Review for The Island Closest To Heaven
As a little girl, Mari Katsuragi doted on her father, and the tales he told of an island on the other side of the world called New Caledonia, a perfect island that was closest to heaven, and she promised her father that together they would visit it one day.
However, before they ever had a chance to go there and when Mari reaches 16, her father dies. Mari decides to go to the island on her own, to find the paradise her father described. The bustling tourist trap that is the main island certainly doesn’t fit the bill, and being part of a package tour doesn’t help.
The Island Closest To Heaven gets a 1.85:1 widescreen 1080p transfer, with a DTS-HD MA 2.0 Japanese soundtrack and English subtitles. I assume the audio is in mono format, as I didn’t really hear any separation in the audio, although it is clear and rich, making the most of the film’s jaunty soundtrack, while keeping the dialogue clear. The image quality is much the same as for the first two films, clear and detailed, while not quite challenging the limits of the BD format. There is a bit of softness at times, while there is a nice layer of organic film grain. Contrast isn’t too great, but in a film set on a South Sea island, with a whole lot of sunny, daytime scenes, it’s a lot less of an issue here. Colour too is bright and vivid. The subtitles are accurately timed and are free of typos, although there are also burnt in Japanese subtitles for English and French dialogue.
The disc boots to an animated menu, and you’ll find the following extras.
Audio Commentary with Samm Deighan
Obayashi – Femininity in Transition by Robert Edwards (14:42)
Tomoyo Harada stars in another Nobuhiko Obayashi movie for Kadokawa, but I like The Island Closest To Heaven a fair bit more than The Girl Who Leapt Through Time. This isn’t a movie that demands too much of her talents as an actress though, and she manages to carry the emotional depth of the movie with more ease for the most part here. Nobuhiko Obayashi restrains his penchant for directorial quirks, and all of that put together make this film a lot easier to emotionally invest in. I certainly enjoyed it a whole lot more.
It’s a delightful coming of age tale, that follows Mari following the death of her father, as she looks to fulfil his dream of finding this paradisiacal island, and in the process finding herself as well. But in many ways, The Island Closest to Heaven feels like a movie some twenty or thirty years older. It unfolds much like the kind of travelogue that we got in the fifties and sixties, back when international travel was the province of the jet-set, and the average person had to settle for movies set in foreign lands, hanging ephemeral plots off cinematic travel guides, or if we were lucky, James Bond movies which threw a lot more in.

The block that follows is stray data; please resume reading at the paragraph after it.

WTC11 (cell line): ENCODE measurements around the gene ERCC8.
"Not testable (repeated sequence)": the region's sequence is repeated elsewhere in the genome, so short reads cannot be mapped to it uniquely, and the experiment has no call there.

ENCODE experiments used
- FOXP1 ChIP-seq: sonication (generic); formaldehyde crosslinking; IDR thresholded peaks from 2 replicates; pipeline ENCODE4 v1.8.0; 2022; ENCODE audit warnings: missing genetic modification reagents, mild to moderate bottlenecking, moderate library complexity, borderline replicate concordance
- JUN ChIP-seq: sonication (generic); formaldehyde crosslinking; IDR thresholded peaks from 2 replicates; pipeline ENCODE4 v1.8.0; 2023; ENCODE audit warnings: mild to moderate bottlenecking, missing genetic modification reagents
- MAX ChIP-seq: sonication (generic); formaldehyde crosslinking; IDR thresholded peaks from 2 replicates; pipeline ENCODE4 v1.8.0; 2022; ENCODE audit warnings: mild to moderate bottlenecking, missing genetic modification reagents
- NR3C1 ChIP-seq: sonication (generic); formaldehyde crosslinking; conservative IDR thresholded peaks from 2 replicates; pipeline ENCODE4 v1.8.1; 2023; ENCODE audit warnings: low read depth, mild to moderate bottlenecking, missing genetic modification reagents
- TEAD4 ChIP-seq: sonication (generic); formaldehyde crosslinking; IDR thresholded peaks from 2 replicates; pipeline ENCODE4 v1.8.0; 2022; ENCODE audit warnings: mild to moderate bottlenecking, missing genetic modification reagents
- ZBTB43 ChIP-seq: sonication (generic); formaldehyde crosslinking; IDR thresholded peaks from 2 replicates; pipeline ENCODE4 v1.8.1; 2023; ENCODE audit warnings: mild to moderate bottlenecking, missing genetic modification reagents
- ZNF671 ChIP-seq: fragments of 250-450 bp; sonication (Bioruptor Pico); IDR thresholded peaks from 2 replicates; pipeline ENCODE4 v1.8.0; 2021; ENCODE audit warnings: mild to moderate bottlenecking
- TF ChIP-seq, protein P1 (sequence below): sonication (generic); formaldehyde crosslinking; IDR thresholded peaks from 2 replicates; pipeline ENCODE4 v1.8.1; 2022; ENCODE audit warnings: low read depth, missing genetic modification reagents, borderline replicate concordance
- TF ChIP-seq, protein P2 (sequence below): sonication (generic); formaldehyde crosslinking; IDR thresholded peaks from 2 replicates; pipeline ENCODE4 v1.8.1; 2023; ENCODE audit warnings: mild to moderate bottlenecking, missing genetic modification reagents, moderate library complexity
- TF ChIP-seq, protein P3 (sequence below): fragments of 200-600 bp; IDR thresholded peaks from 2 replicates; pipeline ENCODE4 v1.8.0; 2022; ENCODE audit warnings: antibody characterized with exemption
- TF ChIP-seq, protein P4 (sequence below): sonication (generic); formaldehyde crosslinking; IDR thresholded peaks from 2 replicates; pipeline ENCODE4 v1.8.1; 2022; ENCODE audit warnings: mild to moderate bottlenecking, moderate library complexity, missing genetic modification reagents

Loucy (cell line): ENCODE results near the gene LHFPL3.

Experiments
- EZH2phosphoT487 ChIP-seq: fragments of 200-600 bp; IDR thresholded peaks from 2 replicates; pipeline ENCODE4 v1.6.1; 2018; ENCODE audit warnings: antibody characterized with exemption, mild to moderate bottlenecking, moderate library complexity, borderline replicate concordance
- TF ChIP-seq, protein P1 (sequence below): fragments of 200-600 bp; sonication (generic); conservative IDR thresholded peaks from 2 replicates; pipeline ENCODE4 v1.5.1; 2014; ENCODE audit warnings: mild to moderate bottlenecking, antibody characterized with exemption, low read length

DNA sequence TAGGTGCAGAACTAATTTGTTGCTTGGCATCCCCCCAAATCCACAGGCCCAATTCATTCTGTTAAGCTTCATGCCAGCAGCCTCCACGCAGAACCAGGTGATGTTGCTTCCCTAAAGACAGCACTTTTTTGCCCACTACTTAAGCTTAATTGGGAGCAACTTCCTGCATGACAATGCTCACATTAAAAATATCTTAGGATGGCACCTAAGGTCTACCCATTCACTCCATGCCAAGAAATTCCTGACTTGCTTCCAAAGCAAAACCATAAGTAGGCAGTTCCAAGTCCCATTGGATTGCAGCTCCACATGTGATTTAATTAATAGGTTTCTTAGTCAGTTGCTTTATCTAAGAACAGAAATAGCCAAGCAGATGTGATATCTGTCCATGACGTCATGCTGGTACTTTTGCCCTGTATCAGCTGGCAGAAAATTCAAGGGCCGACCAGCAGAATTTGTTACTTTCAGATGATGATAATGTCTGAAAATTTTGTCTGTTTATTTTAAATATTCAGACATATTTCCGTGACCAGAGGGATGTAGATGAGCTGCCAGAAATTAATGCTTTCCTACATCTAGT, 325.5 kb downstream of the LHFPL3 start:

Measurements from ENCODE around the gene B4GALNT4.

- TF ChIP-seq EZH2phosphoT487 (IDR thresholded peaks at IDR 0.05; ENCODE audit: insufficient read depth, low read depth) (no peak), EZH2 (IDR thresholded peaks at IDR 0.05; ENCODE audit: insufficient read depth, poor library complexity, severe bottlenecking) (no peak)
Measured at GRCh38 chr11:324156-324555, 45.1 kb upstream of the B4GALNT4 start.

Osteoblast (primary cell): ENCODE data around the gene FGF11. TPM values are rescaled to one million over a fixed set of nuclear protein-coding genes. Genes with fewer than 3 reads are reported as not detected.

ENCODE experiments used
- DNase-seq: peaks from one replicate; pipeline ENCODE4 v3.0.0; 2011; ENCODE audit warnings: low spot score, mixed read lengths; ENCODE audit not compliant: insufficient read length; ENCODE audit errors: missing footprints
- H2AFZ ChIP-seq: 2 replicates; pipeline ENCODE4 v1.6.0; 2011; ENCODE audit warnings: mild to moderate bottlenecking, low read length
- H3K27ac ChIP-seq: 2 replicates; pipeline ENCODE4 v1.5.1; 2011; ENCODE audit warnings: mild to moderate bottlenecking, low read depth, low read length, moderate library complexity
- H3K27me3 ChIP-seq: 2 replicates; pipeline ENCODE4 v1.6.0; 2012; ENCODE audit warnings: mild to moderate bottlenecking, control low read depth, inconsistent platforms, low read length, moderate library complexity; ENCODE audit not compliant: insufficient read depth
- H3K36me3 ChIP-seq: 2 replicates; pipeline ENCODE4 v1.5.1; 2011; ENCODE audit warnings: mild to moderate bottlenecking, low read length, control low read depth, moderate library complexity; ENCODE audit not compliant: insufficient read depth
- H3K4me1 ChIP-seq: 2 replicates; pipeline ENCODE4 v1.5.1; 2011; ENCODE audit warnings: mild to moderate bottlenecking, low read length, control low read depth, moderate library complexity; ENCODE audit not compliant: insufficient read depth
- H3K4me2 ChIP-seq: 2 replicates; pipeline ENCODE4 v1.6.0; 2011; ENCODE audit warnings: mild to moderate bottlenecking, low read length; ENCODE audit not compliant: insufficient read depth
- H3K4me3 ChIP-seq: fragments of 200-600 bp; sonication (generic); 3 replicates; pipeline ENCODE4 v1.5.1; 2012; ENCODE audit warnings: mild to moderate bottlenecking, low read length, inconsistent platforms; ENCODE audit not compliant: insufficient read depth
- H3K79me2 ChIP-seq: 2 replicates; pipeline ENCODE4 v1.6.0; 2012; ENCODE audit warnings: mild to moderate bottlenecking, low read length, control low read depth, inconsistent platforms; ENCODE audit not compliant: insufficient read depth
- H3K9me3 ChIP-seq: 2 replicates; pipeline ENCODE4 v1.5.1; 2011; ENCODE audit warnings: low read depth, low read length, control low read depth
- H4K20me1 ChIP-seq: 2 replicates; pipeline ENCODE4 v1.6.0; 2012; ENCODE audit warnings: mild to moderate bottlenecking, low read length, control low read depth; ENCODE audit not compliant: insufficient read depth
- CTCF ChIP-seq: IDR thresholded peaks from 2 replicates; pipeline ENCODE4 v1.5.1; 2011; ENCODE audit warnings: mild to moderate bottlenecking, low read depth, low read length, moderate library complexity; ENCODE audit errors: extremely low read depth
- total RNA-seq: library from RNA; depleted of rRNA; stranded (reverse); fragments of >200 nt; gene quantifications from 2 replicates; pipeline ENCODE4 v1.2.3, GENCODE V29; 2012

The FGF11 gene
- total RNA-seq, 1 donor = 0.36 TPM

At first this movie definitely feels thin and ephemeral, with Mari’s adventure showing off the best side of New Caledonia and the local archipelago, with the sole narrative quirk the difference between the cheesy package tour, and the ‘honesty’ of discovering a new country on one’s own. But the story gets into motion when Mari first encounters Taro, a local 3rd generation Japanese immigrant, who works on his family farm. Then she meets Yuichi, a local unofficial guide who offers to show the real islands, as opposed to the cheesy tour that the official guide is leading.
Taro’s the kind of boy that a sixteen year old girl will crush on, while Yuichi is something of a playboy, and that makes Mari’s visit more interesting, and complicated. But things become much more difficult when her straying off the beaten path gets her into trouble, and she misses her flight home.
The Island Closest To Heaven is really a mellow and even dreamy romantic adventure. It has its moments of drama, and there is certainly a lot of comedy with some over the top characters, but it never gets too heavy and emotional. It really feels like a fairy tale cum travelogue, and makes for a very pleasant viewing experience.
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